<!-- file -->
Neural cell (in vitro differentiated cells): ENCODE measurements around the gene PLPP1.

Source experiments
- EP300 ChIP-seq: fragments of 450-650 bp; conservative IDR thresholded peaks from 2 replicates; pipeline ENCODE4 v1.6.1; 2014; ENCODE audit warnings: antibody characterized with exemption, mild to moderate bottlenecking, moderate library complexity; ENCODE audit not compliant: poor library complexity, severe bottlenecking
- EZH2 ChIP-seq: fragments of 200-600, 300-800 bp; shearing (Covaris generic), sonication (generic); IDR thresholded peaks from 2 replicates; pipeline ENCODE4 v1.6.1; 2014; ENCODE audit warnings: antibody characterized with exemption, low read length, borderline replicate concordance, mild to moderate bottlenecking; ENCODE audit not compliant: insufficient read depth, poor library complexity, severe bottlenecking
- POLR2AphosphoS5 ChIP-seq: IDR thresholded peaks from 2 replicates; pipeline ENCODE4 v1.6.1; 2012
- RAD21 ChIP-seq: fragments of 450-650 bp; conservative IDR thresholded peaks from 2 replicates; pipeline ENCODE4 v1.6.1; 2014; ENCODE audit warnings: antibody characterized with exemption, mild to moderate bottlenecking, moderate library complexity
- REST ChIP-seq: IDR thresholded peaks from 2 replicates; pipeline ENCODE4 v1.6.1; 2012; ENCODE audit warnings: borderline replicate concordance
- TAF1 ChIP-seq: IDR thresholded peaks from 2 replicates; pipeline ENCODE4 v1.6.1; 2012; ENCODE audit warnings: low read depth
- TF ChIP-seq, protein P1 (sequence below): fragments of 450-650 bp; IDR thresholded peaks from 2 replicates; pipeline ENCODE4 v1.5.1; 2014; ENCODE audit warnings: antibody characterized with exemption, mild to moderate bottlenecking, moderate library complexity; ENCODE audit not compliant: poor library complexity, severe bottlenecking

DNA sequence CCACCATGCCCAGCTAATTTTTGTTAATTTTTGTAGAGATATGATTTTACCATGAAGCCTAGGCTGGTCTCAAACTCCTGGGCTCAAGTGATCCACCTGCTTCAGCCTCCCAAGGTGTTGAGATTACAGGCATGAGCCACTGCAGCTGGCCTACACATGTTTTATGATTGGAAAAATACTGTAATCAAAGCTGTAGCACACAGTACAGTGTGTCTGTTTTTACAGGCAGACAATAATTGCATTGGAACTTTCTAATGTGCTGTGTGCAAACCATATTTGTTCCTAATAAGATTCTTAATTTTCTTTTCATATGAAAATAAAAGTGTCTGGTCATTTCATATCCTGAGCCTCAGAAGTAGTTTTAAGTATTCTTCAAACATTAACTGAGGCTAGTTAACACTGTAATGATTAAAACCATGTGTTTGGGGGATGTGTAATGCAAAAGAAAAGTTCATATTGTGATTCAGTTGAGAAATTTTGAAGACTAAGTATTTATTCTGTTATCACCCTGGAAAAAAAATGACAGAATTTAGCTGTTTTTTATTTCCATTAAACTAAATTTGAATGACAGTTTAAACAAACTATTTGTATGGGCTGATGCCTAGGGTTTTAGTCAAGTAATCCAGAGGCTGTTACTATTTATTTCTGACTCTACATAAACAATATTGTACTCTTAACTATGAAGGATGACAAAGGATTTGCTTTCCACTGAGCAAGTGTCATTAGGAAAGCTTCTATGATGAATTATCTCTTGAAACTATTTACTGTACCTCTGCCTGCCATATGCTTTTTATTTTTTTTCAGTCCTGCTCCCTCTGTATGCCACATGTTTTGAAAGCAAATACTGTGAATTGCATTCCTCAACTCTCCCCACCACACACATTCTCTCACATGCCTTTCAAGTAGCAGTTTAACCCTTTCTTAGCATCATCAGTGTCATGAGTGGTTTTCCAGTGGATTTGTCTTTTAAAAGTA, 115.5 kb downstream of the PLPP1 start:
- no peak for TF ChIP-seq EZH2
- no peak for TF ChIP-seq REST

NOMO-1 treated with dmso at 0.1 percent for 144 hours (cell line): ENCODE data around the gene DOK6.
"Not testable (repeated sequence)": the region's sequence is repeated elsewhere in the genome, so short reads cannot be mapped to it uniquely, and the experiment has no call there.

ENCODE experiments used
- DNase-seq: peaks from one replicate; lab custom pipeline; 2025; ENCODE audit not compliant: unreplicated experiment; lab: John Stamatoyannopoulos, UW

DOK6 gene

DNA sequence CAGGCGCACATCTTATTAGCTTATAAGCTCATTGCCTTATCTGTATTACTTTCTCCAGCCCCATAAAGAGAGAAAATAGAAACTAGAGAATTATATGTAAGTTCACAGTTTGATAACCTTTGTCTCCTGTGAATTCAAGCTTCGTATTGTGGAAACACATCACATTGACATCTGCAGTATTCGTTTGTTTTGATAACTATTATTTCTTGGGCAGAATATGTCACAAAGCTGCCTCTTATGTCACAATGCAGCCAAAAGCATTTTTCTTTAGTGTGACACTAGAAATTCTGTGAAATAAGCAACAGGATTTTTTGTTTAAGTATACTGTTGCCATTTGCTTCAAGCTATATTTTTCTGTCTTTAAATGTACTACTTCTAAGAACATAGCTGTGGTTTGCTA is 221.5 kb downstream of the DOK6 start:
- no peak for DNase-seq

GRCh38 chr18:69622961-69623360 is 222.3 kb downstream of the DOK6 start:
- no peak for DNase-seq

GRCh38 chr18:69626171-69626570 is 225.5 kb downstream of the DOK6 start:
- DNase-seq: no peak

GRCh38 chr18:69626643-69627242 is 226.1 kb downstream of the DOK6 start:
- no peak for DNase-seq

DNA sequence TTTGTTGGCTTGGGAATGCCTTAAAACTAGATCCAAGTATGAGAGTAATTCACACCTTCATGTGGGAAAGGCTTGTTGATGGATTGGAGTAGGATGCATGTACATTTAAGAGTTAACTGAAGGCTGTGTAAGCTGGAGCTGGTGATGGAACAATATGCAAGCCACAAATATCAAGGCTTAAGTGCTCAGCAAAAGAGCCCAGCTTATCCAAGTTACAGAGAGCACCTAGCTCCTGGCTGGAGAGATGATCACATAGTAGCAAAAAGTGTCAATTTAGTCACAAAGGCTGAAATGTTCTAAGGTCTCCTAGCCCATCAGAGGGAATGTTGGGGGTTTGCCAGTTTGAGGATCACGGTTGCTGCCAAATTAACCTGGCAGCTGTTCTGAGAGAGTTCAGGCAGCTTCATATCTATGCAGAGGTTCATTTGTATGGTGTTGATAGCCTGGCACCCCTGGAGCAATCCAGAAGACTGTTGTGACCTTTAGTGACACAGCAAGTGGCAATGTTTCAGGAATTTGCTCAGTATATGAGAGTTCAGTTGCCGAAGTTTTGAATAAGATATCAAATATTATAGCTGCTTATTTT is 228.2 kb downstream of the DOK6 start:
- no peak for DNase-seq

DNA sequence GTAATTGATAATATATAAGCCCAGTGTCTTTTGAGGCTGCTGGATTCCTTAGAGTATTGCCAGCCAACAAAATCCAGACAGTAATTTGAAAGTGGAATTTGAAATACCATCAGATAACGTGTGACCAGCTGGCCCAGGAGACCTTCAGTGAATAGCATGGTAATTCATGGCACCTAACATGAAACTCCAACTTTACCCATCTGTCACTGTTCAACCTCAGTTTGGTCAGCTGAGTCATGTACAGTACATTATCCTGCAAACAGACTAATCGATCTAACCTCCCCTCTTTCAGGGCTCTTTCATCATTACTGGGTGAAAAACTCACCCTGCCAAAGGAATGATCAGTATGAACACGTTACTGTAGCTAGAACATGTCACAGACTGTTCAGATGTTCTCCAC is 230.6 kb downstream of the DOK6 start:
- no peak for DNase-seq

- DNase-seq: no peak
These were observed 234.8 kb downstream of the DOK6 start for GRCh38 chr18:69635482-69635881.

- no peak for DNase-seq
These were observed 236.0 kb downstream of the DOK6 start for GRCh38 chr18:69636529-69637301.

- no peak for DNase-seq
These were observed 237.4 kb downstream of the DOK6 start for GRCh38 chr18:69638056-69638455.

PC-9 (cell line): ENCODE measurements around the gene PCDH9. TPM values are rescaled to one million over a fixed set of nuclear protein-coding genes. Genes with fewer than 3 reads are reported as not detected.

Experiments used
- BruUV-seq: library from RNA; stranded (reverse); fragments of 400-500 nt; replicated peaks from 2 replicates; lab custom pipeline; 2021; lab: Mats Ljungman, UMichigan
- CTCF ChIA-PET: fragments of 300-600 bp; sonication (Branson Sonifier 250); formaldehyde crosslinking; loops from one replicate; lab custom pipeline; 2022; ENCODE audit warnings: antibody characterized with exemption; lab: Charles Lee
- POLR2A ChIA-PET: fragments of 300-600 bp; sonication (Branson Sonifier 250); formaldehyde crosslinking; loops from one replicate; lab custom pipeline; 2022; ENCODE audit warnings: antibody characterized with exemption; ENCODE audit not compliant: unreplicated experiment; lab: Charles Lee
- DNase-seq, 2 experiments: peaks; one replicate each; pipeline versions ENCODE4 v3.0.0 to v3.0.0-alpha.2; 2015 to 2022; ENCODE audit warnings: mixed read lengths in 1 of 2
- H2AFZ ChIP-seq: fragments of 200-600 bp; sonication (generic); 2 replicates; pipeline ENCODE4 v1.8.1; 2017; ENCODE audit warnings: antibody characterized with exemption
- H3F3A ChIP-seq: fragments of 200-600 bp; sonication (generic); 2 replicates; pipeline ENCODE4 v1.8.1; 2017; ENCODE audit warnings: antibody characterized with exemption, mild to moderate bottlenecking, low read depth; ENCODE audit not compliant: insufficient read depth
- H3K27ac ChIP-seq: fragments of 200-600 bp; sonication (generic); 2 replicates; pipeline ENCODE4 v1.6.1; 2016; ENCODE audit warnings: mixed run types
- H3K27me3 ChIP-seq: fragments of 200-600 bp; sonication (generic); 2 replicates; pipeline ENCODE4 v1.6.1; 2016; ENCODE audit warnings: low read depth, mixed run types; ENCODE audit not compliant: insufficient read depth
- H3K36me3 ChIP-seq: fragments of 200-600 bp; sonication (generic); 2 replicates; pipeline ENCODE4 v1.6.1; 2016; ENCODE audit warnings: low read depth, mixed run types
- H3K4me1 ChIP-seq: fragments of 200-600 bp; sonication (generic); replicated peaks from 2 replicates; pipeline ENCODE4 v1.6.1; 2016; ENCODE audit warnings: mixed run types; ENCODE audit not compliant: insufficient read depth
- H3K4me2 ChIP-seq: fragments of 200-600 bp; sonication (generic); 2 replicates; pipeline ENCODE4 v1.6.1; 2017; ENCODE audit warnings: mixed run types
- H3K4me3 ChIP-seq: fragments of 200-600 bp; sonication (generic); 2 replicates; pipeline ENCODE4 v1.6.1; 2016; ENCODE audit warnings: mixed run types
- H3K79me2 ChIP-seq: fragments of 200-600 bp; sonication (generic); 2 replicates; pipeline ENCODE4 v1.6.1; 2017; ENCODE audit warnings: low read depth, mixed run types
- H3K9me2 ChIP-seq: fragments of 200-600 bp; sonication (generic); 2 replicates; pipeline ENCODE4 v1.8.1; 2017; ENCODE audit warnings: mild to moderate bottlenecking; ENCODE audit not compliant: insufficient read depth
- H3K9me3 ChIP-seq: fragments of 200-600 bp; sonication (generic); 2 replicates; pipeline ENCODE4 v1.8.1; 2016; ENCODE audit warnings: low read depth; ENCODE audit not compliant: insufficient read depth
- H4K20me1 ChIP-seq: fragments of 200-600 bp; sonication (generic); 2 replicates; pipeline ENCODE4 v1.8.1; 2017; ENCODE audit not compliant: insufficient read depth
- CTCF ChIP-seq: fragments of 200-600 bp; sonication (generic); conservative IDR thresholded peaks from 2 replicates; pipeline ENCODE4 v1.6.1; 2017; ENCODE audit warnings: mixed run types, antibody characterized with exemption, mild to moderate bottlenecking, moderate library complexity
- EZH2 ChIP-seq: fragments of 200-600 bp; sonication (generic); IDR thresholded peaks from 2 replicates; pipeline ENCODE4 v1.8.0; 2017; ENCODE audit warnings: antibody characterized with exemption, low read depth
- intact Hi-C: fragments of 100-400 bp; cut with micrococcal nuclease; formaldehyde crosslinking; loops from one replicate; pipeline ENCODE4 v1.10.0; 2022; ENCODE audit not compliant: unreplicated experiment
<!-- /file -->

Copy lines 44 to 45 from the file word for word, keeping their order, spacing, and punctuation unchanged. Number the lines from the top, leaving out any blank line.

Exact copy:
- H3K27ac ChIP-seq: fragments of 200-600 bp; sonication (generic); 2 replicates; pipeline ENCODE4 v1.6.1; 2016; ENCODE audit warnings: mixed run types
- H3K27me3 ChIP-seq: fragments of 200-600 bp; sonication (generic); 2 replicates; pipeline ENCODE4 v1.6.1; 2016; ENCODE audit warnings: low read depth, mixed run types; ENCODE audit not compliant: insufficient read depth